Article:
Around the open room, some heads are bowed, and others are looking around with anticipation. Then Patty McCourt arrives for the singalong residents have been waiting for.
The piano is opened, and song books are handed out efficiently. It’s a no-nonsense process, done with care and the help of fellow singalong volunteers Ethel and Mary.
These are well-oiled volunteers whose rapport and ease with residents and understanding of the art of singalong is well honed over almost 10 years.
Song books are open, and anticipation grows.
It begins with a light rhythmic raise of the foot, and toes start wiggling.
Patty sits bolt upright at the piano and turns her head right around to ask, “How about the Chattanooga Choo-choo?”. The slight smiles of familiarity show up on faces.
The Sister of Mercy of 18 years, teacher for 40, who loved getting students in all her schools to sing and entertain, was taught by Sr. Helen Mary and then by Sr. Mary Trea, who began the singalong at Emmaus and who warmly welcomed Patty into the group when she finished teaching.
As a matter of fact, Patty says, “My whole life has been coloured by music.”
“My mum was in a nursing home,” she explains.
“I saw what it did for her, music is so important. It brings back memories. Residents who would otherwise sit in their room, they come in when they know it’s time for singalong.
“They tap their fingers and tap their feet. The music is part of their story.”
And back in time they go.
Scientists apparently call it the ‘reminiscence bump’—when memories are stimulated by music and take us back to particular times in our lives. It may be their teenage years, it may be the first dance when they met their first beau, or even memories of sitting around the wireless with their families.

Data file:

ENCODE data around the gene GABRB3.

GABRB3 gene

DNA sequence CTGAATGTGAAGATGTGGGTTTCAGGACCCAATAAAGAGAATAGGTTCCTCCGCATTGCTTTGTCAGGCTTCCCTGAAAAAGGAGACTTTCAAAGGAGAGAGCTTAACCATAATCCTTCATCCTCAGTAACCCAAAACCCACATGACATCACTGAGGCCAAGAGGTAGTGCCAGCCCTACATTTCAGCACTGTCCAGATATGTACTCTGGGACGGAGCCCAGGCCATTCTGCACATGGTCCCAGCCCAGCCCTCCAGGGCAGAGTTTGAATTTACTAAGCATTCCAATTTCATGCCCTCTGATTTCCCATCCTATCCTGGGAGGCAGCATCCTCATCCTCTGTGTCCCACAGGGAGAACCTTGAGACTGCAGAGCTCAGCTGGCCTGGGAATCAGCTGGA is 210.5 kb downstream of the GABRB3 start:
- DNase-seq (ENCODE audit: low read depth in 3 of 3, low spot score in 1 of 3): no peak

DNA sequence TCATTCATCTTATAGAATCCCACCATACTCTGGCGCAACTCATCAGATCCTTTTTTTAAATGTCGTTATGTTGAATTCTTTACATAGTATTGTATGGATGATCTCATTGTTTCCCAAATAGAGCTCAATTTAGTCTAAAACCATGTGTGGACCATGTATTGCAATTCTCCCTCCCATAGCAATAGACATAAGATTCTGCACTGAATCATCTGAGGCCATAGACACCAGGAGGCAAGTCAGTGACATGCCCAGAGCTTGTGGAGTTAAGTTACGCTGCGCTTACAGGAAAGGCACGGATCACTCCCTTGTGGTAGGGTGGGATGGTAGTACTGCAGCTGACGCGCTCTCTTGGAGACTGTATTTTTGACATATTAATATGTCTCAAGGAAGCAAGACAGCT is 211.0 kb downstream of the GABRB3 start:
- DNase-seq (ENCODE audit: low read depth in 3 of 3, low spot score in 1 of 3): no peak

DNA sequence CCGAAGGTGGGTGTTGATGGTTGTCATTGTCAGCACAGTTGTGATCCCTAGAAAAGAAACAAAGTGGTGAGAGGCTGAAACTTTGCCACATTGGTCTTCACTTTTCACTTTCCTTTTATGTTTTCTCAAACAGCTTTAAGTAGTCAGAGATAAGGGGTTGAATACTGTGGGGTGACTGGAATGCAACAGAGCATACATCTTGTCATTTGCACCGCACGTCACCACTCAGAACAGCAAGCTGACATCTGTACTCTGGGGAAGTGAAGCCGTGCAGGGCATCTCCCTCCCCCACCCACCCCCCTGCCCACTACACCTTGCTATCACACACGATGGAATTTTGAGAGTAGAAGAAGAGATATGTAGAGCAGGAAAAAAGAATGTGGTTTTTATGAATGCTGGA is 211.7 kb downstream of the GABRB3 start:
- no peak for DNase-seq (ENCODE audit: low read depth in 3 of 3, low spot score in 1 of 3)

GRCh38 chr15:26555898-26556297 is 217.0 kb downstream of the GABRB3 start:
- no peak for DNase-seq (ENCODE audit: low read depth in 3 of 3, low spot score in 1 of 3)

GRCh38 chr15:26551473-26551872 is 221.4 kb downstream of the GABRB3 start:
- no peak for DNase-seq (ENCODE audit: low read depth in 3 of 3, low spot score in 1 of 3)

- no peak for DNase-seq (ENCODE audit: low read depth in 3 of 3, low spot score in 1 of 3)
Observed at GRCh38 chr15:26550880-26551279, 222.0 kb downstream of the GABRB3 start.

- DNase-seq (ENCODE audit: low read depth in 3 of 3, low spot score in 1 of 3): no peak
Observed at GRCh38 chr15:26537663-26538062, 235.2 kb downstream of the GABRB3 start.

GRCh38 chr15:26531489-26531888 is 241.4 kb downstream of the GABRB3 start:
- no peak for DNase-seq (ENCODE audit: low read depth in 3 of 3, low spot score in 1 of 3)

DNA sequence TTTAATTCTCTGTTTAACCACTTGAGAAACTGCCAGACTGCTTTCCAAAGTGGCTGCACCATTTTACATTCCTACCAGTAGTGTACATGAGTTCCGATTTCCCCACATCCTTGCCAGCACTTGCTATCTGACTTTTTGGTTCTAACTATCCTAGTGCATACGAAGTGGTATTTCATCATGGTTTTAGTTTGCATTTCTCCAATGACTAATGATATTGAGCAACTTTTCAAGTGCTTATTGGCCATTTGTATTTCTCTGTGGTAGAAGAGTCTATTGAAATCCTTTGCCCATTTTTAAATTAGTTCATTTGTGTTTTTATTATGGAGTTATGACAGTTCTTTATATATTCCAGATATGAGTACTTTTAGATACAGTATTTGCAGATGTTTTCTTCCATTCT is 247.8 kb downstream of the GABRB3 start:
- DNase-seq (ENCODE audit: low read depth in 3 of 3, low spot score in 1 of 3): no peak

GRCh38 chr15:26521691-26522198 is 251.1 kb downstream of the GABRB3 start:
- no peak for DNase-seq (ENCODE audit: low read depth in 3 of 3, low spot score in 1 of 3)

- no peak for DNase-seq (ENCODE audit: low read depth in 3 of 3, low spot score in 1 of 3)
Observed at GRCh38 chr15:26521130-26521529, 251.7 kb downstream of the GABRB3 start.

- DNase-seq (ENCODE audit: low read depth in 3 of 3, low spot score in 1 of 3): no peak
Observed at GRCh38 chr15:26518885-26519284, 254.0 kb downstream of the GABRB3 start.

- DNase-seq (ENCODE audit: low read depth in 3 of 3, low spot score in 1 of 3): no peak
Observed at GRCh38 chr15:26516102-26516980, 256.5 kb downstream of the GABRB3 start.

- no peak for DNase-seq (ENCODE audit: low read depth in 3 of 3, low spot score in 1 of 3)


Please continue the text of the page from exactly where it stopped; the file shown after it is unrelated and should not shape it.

By the third song, the residents are relaxed and really getting into the swing of When Irish Eyes Are Smiling, Gypsie Rover, Alexander’s Ragtime Band, and not to forget, After The Ball.
Patty says she feels “utter joy” when it’s time to head to Mercy Community for her weekly volunteer singalong sessions.
“I’ve got to know them, and they welcome me,” she adds.
Patty loves giving back, so she’s there week after week at Emmaus and Mary Damian, with Ethel and Mary, both also in their eighties, to get the residents laughing and smiling.
In 2021 Patty was given the Outstanding Volunteer Award during Mercy Community’s Mercy Day celebrations. It’s an award that recognizes and honours a volunteer who has passionately and selflessly made an extraordinary contribution at Mercy Community to support people in our care through their volunteering services.
And it’s an award so well-deserved by Patty, humble as she takes the accolade.
“I felt surprised and very humbled when I heard,” she says.
“It’s a wonderful part of being in the Mercy family.”